Aluminium was one of most cartelised industries in the international economic panorama of the 20th century. Born following the discovery of electrolytic smelting process in 1886, this industry, even in its infancy, established a cartel which characterised its history until nearly 1980. Managers of the aluminium industry from various historical eras and countries shared the same vision about the development of their industry: to keep prices as stable as possible in order to encourage expansions and to provide return on investments. Price instability, which characterised the trade of other commodities, was unknown to the aluminium industry.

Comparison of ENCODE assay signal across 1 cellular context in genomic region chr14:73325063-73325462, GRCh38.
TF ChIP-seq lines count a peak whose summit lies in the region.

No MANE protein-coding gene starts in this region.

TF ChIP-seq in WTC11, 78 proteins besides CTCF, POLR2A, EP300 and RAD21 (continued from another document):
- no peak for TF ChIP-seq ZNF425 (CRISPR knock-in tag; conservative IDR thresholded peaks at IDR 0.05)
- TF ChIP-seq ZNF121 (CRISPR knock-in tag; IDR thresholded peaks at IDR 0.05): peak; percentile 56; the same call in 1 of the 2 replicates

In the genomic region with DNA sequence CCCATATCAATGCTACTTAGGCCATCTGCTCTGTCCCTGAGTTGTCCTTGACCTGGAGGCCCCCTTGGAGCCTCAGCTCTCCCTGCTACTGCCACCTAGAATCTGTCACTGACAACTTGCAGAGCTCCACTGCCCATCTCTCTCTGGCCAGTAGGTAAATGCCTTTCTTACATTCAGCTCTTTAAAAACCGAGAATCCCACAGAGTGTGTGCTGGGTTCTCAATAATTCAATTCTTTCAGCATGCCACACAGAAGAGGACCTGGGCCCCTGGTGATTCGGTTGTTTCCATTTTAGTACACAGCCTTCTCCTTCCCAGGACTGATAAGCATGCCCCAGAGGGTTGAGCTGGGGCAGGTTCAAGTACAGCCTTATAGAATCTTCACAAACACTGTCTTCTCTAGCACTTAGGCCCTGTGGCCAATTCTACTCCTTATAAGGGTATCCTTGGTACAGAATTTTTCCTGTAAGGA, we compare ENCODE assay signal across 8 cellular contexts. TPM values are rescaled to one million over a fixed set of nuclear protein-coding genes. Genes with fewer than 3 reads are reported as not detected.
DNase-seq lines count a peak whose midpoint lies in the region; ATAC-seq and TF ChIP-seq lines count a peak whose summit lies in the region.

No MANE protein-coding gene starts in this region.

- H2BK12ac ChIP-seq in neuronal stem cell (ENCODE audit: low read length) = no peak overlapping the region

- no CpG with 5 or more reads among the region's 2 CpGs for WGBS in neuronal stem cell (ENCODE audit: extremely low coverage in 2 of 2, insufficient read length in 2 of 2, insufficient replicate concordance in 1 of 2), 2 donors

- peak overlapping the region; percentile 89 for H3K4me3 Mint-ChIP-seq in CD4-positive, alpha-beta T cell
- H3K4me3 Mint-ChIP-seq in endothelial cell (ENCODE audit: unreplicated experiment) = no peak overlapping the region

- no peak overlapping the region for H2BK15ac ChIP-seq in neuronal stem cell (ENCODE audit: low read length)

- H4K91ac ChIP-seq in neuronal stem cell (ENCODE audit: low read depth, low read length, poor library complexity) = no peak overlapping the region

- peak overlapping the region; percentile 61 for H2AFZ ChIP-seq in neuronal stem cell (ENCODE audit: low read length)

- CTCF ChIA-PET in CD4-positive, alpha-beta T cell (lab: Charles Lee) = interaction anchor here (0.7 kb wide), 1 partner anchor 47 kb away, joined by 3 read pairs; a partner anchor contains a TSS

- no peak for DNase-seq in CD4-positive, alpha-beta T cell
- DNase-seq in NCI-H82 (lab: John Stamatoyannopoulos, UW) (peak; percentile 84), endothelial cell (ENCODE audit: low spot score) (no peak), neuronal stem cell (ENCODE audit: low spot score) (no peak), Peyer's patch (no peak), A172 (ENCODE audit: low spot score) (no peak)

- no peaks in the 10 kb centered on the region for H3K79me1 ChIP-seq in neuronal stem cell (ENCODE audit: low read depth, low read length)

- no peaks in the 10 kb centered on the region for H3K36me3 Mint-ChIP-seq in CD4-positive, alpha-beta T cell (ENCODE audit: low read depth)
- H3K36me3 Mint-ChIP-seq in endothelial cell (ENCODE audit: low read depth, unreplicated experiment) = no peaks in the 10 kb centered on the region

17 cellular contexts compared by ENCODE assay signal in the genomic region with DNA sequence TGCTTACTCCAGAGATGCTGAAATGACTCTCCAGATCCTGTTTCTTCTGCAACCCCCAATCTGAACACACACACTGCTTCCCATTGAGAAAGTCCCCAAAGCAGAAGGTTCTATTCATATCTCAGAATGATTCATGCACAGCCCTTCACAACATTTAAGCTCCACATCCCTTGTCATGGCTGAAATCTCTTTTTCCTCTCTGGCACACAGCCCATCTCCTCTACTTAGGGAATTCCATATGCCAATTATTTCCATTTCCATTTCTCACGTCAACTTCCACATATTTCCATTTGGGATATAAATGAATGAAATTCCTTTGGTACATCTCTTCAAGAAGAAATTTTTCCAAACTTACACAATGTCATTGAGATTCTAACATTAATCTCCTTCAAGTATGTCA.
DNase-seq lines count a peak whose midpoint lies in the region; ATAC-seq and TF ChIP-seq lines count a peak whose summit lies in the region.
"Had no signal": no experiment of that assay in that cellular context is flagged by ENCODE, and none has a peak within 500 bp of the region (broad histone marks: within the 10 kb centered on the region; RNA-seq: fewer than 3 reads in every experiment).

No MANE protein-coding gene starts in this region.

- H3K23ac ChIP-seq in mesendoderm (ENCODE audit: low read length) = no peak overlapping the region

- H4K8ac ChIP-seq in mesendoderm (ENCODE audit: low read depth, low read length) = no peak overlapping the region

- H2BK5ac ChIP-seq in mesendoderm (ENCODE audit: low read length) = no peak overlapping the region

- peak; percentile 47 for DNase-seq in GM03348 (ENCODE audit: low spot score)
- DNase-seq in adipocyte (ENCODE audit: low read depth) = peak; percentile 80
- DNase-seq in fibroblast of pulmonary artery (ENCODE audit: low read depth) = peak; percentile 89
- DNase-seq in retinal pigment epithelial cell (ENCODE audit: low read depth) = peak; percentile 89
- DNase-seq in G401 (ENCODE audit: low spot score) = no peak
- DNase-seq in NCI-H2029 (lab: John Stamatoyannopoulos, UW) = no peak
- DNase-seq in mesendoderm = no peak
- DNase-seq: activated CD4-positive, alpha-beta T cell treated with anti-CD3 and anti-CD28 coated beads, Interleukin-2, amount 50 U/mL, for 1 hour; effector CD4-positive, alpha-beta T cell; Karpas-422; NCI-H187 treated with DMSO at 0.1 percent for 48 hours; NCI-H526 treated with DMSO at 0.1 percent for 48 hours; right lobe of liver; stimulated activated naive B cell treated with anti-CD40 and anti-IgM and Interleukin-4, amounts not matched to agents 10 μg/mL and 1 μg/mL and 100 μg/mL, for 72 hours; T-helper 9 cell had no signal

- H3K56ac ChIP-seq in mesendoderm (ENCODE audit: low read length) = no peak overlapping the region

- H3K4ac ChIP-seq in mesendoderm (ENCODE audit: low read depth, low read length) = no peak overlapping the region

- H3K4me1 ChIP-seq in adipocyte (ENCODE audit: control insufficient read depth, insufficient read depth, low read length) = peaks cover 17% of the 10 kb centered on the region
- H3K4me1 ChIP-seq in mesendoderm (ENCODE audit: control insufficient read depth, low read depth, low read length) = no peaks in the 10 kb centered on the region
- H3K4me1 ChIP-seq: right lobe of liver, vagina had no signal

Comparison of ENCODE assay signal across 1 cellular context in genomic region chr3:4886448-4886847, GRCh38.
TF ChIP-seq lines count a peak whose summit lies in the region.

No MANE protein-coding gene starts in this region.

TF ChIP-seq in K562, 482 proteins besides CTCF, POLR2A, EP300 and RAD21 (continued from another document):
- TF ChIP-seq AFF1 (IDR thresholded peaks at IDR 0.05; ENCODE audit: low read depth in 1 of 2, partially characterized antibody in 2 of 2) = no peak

This book neither argues that cartels are fundamentally evil, nor attempts to demonstrate that cartels are optimal business organisations. It instead provides an in-depth and frank analysis of the internal working of industrial organisations and of the interplay between cartels and political powers and institutions. The International Aluminium Cartel offers explanations for the construction and collapse of cartels, descriptions of their operations, and an historical interpretation of their experiences.
Incorporating information gleaned from a unique collection of private and public archives from several countries, this unique study will appeal to a wide variety of readers, including academics interested in industrial and business history.
Marco Bertilorenzi is Researcher at the Universite de Paris-Sorbonne, France.